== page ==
Claude, Richard, Pierre and Burns, H. Weston. Human rights in the world community: issues and action. Philadelphia: University of Pennsylvania Press, 2006.
International Council on Human Rights Policy. Assessing the Effectiveness of National Human Rights Institutions. 2005. Web.
Welch, Claude, E. ed. NGOs and Human Rights. Promise and Performance. Philadelphia: University of Pennsylvania Press, 2001.
1 Claude E. Welch, ed., NGOs and Human Rights. Promise and Performance. Philadelphia: University of Pennsylvania Press, 2001, p 54.
2 Peter R. Baehr, Non-Governmental Human Rights Organizations in International Relations, Houndsmill: Pallgrave Macmillan, 2009, p 120.
3 Claude E. Welch, ed., NGOs and Human Rights. Promise and Performance. Philadelphia: University of Pennsylvania Press, 2001, p 62.
4 Peter R. Baehr, Non-Governmental Human Rights Organizations in International Relations, Houndsmill: Pallgrave Macmillan, 2009, p 123.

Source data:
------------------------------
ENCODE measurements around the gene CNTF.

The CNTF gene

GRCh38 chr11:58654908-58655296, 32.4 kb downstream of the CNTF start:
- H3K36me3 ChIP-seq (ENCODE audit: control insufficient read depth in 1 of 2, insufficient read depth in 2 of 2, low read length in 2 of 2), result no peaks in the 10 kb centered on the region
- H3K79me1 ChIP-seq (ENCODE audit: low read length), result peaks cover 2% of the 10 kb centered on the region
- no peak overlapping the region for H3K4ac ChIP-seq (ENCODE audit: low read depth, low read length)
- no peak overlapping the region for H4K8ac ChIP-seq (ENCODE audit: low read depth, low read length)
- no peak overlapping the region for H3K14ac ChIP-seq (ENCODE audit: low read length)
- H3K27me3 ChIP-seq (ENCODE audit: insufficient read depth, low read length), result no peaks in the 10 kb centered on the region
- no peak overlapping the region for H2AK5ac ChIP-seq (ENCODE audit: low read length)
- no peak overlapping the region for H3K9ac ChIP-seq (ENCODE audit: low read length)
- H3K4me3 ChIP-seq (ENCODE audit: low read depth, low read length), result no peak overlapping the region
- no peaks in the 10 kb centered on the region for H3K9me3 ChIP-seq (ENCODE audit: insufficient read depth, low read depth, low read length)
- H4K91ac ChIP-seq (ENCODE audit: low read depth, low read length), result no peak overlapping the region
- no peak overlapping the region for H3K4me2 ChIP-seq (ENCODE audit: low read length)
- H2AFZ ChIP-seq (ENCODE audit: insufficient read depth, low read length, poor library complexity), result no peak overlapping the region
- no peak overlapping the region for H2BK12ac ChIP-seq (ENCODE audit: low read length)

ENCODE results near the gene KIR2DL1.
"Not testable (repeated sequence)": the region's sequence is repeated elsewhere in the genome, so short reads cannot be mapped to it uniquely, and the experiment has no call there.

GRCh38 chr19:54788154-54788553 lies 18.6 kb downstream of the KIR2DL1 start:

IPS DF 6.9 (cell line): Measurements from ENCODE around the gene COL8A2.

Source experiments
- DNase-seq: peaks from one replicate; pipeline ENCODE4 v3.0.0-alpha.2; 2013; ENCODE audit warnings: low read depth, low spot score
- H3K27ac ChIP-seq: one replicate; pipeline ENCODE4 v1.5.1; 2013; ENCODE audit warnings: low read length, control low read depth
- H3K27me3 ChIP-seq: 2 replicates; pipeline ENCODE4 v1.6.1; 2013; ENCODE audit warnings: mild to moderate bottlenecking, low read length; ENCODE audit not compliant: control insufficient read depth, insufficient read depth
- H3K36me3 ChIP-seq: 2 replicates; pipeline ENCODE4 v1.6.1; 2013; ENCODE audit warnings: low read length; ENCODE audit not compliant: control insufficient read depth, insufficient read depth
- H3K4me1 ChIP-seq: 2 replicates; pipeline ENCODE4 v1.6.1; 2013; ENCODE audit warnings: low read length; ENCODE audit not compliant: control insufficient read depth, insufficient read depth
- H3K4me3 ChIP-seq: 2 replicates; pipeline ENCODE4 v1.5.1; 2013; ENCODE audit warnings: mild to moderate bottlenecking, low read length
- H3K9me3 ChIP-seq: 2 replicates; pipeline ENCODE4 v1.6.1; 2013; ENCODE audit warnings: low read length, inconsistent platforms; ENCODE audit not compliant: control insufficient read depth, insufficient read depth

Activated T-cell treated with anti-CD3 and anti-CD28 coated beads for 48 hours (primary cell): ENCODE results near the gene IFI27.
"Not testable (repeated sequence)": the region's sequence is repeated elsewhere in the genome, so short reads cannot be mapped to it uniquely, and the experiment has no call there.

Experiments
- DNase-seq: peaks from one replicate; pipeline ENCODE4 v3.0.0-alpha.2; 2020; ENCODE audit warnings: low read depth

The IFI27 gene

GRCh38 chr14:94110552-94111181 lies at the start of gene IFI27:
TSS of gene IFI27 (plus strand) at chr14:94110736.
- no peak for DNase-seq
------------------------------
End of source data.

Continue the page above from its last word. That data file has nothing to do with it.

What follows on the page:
5 Ann Marie Clark. Diplomacy of Conscience: Amnesty International in International Politics. 2001.
6 Ibid, para 2.
7 Richard Pierre Claude and Burns H Weston. Human rights in the world community: issues and action. Philadelphia: University of Pennsylvania Press, 2006, p 425.
8 Ibid, p 426.
9 Ibid, p 428.
10 Ibid, p 429.
11 International Council on Human Rights Policy. Assessing the Effectiveness of National Human Rights Institutions. 2005.
13 Richard Pierre Claude and Burns H Weston. Human rights in the world community: issues and action. Philadelphia: University of Pennsylvania Press, 2006, p 425.
14Ibid, p 427.
15 Richard Pierre Claude and Burns H Weston. Human rights in the world community: issues and action. Philadelphia: University of Pennsylvania Press, 2006, p 428.
16 Ibid, p 429.
17 Ibid, p 430.
18 Ibid, p 431.